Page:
Late Thursday night, after hours of vacillating, the media finally agreed on how to handle the video shot by the chief suspect in the New Zealand mosque shootings. The consensus was more or less organic: It would be reckless to show it.
Soon after the gunman’s footage was live-streamed on Facebook on Thursday evening, clips tore through the internet, as YouTube, Twitter and Facebook all tried in vain to contain them — and police issued warnings against sharing the video. Images from it also showed up on traditional media outlets, before they thought better of it.
But should we really be “protected” from footage that documents white supremacist terrorism as vividly as anything can?
At other times in history, such documentation — whether by a professional or bystander — has been considered necessary and urgent, and to look at it without flinching has been thought a duty of citizenship.
Consider the newsreels of concentration camps at the end of World War II, which left no doubt that the Nazi project had been genocide.
Later, Nick Ut’s widely disseminated 1972 war photos of 9-year-old Kim Phuc (“Napalm Girl”) running from her destroyed village in Vietnam — naked, burned, desperate — displeased President Nixon, who tried to claim they were “fixed.” They weren’t, and the photos helped pierce public denial and build opposition to the Vietnam War.
Over the last few years, with extremist racism on the rise, a state of denial on the far right tends to kick in before even the bodies are buried. Already, Rush Limbaugh and his ilk are turning Nixonian, trying to twist the facts of the slaughter in New Zealand. The far right, of course, is also scrambling to distract the public from the suspect’s sympathy for their anti-immigrant rhetoric — and his avowed admiration for President Trump.
“There’s an ongoing theory that the shooter himself may in fact be a leftist who writes the manifesto and then goes out and performs the deed purposely to smear his political enemies,” Limbaugh said.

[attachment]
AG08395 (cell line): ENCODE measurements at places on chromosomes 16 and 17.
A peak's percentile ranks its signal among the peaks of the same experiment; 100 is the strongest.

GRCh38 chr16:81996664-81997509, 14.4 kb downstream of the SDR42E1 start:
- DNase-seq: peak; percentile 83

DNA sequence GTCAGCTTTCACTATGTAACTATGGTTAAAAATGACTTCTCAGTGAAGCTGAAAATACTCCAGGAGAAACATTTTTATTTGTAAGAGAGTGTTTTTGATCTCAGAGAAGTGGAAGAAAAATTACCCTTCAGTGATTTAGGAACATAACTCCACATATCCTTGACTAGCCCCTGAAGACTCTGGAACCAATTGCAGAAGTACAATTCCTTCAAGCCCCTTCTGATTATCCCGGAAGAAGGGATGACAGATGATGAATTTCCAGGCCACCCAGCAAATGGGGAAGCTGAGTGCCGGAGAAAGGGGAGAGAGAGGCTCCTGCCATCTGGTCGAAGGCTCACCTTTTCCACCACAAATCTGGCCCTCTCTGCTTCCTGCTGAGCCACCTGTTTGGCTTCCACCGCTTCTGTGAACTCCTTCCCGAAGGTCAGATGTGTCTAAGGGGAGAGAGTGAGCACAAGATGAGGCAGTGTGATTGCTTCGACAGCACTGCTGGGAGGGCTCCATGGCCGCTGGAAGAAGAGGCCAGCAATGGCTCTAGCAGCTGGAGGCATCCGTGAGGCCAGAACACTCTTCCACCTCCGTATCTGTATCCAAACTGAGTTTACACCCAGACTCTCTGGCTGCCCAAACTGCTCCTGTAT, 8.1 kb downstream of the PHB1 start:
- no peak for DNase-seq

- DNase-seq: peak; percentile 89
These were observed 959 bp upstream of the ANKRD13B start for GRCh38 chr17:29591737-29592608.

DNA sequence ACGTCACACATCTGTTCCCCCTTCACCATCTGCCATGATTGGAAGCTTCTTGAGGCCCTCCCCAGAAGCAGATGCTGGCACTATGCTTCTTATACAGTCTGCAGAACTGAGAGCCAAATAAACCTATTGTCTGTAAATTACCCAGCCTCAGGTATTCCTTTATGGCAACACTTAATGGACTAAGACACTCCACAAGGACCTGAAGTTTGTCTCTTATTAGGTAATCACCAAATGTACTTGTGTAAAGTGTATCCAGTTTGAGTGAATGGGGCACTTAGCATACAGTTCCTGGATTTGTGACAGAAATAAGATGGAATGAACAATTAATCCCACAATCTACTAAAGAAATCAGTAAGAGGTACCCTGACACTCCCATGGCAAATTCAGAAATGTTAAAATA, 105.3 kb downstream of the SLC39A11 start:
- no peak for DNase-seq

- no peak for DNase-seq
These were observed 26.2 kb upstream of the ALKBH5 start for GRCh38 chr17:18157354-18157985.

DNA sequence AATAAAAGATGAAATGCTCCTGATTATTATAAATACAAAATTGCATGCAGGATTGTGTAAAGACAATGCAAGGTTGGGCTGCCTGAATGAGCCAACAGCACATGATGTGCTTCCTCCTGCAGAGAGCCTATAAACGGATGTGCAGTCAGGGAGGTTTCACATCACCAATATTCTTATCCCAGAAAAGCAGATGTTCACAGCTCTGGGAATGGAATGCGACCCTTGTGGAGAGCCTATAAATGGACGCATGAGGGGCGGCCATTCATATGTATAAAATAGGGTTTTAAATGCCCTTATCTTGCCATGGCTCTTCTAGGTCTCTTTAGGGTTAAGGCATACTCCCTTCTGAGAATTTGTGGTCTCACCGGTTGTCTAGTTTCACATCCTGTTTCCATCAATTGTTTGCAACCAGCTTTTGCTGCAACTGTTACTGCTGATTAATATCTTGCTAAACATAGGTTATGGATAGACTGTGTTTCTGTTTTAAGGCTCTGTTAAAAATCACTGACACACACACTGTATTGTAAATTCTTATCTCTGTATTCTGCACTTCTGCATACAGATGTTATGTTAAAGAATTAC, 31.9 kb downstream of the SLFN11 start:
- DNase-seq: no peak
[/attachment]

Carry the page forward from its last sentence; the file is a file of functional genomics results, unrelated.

There is no such theory.
Photojournalism, including film, is a key element in exposing the horror of war, violent crime, terrorism, subjugation, and even genocide.
In the New Zealand case, the perpetrator’s manifesto laid bare his extremist beliefs. But the gory video is what demonstrates the consequences of that ideology.
When white supremacy is thought to live only in words, it becomes abstract, mutable, even deniable. The very real extensions of that ideology are easy to ignore.
It’s in this context that the importance of excruciating documentary films like Alain Resnais’ 1956 “Night and Fog,” a 32-minute film about the mass murder of Jews during the Holocaust, becomes apparent. The French government periodically re-airs “Night and Fog” as a public service: to remind people of the horrors of war. Even some American high schools in the ’80s used to show it to make the devastation wrought by racists with weapons indelible in the hippocampus.
The videographer of the 2019 massacre in New Zealand was hardly Alain Resnais, of course. It was the gunman himself. Driven by the bigoted madness he expressed in his manifesto, he did not bring a historian’s eye to his film; he brought a murderous subjectivity.
The gunman’s 17-minute video was styled as a violent first-person-shooter rampage on the model of Doom. According to the writer Maria Konnikova, Doom, the monstrously popular video game that set the standard for such games, supplies “a virtual environment” that lets players feel “absolute presence and happiness” as they mow other figures down with their virtual semiautomatics.
Those aiming to suppress the gunman’s video of the mosque shootings worry that, in watching it, viewers might inadvertently taste the rapture of a Doom-like environment. Further, they might crave for themselves an actual first-person, real-life experience of mass murder.
The New Zealand shooter may have hoped for that too.
Perhaps that is why he broadcast shatter-shot bullets and digital video at once, choreographing the deaths of dozens for the camera as he beamed them to the world on Facebook.
He confided in one of his simpatico cells online that he was done with merely posting bile; he wanted to slaughter people. And while he killed, he was still on the internet, offering spoken marginalia as he carried out his carnage, like a gamer on Twitch.
A few outlier news organizations are still broadcasting some massacre footage, though it has now been edited, reframed and narrated to drain it of propaganda effects.
When the voiceover in one Turkish version, which doesn’t show the shooting itself, explains that the gunman in the video pushes memes celebrating the Bosnian genocide of the 1990s, the video cuts not to internet screenshots of the meme, but to photojournalism from the Bosnian Serbs’ ethnic cleansing campaign of Bosnian Muslims.
In “Night and Fog,” as the camera pans over images of the empty concentration camps, an unseen narrator asks: “Who among us keeps watch from this strange watchtower to warn of the arrival of our new executioners?”
The same might be asked this weekend, around the world, as security in mosques is tightened and mourners congregate in New York and London and Bangladesh, though no one seems to hold out much hope that a next execution can be prevented.